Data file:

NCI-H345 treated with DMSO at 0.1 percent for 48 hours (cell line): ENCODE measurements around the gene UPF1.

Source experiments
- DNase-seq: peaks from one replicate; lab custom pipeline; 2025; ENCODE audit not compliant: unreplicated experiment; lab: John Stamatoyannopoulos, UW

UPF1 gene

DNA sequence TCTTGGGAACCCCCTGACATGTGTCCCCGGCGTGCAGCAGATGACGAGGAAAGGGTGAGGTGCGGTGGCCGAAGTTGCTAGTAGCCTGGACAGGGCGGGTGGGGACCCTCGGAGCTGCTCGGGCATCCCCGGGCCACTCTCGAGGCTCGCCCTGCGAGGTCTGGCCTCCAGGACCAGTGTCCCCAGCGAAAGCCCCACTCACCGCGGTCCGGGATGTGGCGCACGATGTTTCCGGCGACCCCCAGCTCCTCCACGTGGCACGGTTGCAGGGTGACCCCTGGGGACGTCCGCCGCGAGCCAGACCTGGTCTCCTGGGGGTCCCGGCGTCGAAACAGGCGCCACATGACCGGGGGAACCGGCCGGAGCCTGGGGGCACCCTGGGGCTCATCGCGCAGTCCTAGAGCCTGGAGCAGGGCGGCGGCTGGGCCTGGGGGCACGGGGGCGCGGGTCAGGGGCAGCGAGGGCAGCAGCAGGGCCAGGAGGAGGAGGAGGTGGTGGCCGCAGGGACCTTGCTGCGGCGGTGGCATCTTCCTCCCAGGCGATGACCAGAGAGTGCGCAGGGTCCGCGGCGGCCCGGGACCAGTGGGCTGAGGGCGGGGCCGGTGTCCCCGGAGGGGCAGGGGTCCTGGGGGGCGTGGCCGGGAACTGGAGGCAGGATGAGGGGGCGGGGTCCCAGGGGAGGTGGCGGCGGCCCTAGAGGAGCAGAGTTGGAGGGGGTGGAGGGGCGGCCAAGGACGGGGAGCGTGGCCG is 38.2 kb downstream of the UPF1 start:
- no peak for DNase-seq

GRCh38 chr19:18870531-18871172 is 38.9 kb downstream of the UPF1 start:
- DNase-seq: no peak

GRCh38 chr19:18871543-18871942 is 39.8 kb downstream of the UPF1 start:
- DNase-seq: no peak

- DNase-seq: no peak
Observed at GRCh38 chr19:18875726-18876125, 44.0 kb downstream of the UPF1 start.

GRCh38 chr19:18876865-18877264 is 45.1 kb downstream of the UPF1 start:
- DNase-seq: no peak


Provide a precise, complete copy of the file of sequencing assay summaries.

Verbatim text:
NCI-H345 treated with DMSO at 0.1 percent for 48 hours (cell line): ENCODE measurements around the gene UPF1.

Source experiments
- DNase-seq: peaks from one replicate; lab custom pipeline; 2025; ENCODE audit not compliant: unreplicated experiment; lab: John Stamatoyannopoulos, UW

UPF1 gene

DNA sequence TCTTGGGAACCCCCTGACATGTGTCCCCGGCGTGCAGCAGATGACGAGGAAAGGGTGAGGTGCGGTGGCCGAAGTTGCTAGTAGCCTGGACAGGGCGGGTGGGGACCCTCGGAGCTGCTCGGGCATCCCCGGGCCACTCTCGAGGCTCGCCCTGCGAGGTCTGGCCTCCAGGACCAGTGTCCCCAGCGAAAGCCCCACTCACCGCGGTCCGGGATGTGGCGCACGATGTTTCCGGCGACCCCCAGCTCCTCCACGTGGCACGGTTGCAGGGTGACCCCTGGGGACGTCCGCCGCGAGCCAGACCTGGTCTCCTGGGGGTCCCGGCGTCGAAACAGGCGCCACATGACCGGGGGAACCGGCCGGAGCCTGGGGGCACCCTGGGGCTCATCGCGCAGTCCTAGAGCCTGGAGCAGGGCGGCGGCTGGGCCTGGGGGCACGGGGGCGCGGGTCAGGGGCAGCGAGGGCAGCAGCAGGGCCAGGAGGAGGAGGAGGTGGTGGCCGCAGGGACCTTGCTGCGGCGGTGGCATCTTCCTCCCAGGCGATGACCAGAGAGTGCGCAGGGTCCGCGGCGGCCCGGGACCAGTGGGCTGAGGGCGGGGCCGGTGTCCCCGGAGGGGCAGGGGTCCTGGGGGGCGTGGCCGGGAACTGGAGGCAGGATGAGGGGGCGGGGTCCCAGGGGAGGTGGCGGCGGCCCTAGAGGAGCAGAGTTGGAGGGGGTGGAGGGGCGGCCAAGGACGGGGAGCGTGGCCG is 38.2 kb downstream of the UPF1 start:
- no peak for DNase-seq

GRCh38 chr19:18870531-18871172 is 38.9 kb downstream of the UPF1 start:
- DNase-seq: no peak

GRCh38 chr19:18871543-18871942 is 39.8 kb downstream of the UPF1 start:
- DNase-seq: no peak

- DNase-seq: no peak
Observed at GRCh38 chr19:18875726-18876125, 44.0 kb downstream of the UPF1 start.

GRCh38 chr19:18876865-18877264 is 45.1 kb downstream of the UPF1 start:
- DNase-seq: no peak